The fruit of love

Sixth Sunday of Easter; 9 May 2021; Easter 6B (RCL); Acts 10:44-48; Psalm 98; 1 John 5:1-6; John 15:9-17.

Last week, we read the image of the vine in John’s Gospel, and this week’s reading continues on from there. The whole purpose of Jesus’ command that we love one another as he has loved us is so that we might be fruitful. John never does tell us what fruitfulness looks like, and so leaves it open for each community to discover for itself what is good and ripe and juicy.

Again, as last week, there is a lot of abiding going on in the readings from the first epistle of John and from John’s Gospel. And again, the Gospel uses the image of placing one’s soul in the care of another: No greater love has anyone than this, than to entrust one’s soul to one’s friends (a better translation than to lay down one’s life).

In the story of the woman at the well, when she has returned to her village, and the disciples have come back to Jesus, they offer him something to eat. He replies that he has food to eat which they do not know about, to do the work of the one who sent him. He then points to the fields white, ready for harvest, and speaks of entering into the labor of others. As soon as he has finished that cryptic saying, the Samaritans from the village come to the well, and invite Jesus to stay with them. The harvest is perhaps the inclusion of the Samaritans in the community of Jesus’ followers.

When Jesus is entering Jerusalem for the last time, Philip and Andrew come to tell him that certain Greeks want to see him. Jesus replies that unless a grain of wheat falls into the ground and dies, it remains alone, but if it does die, it bears much fruit. That’s really the only other time in John’s Gospel where the idea of fruit shows up. I believe (connecting to the grain imagery at the well), Jesus is raising the question of whether or not the Johannine community will surrender its identity as Jewish to allow certain Greeks to enter. To do so is to bear fruit.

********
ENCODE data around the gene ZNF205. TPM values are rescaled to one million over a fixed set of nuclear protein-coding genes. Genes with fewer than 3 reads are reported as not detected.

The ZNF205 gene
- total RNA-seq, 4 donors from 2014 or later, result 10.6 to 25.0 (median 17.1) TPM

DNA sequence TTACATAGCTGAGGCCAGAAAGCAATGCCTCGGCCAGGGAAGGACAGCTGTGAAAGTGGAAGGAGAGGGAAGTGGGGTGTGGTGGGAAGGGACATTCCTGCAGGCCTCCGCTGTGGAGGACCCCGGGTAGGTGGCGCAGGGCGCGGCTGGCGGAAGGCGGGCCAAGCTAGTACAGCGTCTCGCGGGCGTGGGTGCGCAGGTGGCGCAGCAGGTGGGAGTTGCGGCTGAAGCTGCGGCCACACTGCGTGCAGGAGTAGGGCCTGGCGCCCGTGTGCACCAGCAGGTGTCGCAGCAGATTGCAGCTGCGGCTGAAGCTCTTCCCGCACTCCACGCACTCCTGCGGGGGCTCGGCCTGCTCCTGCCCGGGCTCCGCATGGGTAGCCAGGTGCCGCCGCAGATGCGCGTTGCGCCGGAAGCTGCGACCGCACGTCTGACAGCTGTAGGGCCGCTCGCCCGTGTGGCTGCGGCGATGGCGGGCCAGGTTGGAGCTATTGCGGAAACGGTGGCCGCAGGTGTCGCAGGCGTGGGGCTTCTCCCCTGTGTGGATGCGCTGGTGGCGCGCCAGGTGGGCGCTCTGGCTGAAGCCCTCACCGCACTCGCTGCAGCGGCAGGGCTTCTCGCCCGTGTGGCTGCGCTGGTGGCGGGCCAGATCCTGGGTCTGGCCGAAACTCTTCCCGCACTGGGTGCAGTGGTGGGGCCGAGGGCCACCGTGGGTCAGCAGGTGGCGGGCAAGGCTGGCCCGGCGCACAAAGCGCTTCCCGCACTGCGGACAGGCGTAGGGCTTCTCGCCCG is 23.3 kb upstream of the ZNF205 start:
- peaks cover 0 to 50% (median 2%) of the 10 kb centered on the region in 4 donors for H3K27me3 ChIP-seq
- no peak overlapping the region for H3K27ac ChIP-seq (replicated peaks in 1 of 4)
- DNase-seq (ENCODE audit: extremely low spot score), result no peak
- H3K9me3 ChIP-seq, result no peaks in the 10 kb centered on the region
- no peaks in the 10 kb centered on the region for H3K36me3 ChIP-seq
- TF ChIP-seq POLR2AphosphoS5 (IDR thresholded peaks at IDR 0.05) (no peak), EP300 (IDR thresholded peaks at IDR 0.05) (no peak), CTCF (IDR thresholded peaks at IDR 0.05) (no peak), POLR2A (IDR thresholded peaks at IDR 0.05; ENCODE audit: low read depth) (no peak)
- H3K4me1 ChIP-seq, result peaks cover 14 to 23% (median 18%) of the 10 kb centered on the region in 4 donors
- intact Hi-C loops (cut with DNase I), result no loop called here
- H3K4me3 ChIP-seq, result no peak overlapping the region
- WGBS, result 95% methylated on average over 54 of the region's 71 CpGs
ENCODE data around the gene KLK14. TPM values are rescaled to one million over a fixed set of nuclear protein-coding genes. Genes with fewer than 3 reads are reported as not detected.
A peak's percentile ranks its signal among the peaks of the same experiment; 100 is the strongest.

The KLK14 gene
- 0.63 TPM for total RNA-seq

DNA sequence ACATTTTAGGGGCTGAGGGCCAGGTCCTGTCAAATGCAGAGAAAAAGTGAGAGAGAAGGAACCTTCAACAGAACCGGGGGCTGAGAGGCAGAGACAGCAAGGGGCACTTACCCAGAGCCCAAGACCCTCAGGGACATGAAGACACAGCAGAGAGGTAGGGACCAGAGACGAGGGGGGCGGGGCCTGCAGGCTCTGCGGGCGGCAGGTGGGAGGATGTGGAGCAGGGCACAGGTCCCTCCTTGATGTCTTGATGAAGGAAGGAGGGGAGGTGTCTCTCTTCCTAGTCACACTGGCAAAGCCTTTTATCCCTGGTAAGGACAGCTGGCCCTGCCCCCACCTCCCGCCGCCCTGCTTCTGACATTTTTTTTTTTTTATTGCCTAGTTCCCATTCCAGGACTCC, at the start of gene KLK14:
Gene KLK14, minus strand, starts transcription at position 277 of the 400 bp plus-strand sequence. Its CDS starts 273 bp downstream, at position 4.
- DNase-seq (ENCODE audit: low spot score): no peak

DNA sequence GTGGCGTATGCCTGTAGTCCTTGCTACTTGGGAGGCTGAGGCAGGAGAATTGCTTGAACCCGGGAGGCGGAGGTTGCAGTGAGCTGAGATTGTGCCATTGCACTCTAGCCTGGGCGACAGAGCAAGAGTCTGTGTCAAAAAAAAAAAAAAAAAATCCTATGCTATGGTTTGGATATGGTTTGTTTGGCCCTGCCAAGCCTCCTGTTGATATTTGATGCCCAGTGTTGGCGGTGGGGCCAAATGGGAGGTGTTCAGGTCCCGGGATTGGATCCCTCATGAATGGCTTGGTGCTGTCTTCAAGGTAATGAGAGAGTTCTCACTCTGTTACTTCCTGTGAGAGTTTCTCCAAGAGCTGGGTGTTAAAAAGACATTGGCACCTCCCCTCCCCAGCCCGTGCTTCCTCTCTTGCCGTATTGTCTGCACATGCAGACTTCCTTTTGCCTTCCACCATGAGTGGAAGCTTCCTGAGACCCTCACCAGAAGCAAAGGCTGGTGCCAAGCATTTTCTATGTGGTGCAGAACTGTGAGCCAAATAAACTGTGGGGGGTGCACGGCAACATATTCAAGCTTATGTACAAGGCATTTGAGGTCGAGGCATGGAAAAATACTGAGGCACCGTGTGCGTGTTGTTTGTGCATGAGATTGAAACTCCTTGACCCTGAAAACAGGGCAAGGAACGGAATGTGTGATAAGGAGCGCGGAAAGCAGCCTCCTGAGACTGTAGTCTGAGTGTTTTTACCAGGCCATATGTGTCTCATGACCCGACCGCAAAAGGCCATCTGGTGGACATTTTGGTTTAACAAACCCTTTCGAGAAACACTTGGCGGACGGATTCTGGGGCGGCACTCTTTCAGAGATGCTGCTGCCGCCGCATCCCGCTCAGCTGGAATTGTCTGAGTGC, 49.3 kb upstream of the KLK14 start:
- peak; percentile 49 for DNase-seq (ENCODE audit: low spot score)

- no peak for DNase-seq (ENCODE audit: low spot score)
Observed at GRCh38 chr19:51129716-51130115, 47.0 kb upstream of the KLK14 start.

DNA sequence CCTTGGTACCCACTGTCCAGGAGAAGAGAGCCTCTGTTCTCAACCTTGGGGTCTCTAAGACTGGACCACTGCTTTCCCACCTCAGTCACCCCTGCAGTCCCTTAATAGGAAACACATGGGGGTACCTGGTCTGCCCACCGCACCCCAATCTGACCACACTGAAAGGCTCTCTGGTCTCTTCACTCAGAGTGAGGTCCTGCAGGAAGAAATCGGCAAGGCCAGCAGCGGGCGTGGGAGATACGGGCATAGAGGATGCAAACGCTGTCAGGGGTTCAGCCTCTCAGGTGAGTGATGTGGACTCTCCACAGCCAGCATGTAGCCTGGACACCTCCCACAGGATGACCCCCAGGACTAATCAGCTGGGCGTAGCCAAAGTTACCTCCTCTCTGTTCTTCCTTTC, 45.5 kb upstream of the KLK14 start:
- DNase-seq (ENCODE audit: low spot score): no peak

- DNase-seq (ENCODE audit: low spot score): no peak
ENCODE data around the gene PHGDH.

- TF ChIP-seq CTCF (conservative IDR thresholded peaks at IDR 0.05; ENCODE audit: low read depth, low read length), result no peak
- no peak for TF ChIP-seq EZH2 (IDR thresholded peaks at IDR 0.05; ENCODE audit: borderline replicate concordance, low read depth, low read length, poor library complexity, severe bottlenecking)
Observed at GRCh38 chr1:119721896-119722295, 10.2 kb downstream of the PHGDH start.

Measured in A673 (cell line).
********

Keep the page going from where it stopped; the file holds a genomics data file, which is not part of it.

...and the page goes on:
The vine, of course, is a common image for Israel in the Christian Old Testament. In that case, fruitfulness looks like righteousness and justice (Isaiah 5), security and peace (shalom — each person sitting under their own fig tree and vine), prosperity, and a wide range of other significances. It is a fruitful image. All of these valences are available to us, the readers of the Gospel.

And the commandment to entrust our lives to one another is for the purpose of fruitfulness. All of those valences come about because of the commandment to love — righteousness, security and peace, prosperity, and joy (remember, Jesus turned 150 gallons of water into wine for his first miracle).

The reading from the Book of Acts relates the end of the story of the conversion of Cornelius’ household. While Cornelius (a God-fearer and generous man) was praying, an angel appeared and told him to send to Joppa for Simon Peter. At the same hour, Peter was having his vision of the sheet lowered from heaven with all manner of animal, and a voice commanding him to rise, kill, and eat, and then telling him that nothing God had created was unclean.

When Peter arrived at Cornelius’ house, he began his speech about God showing no partiality, and in the course of that speech, the Spirit fell on Cornelius’ whole household. This marks a turning point in Luke’s narrative. From this point forward, Acts will concern itself with the ‘mission to the Gentiles.’ Fruitfulness perhaps lies in seeing that person like Cornelius, though apparently (by our judgment) outside of the purposes of God, is in fact to be included. Seeing God at work among those we deem to be on the outside only enriches our understanding of God’s purposes.

It can be terrifying to entrust our souls to people we don’t know yet, but if we are to see God’s purposes at work among them, we need to be ready to do just that. Love is not some emotion that wishes good things for others; it is the willingness to entrust ourselves to them.

Leave a Reply

Your email address will not be published. Required fields are marked *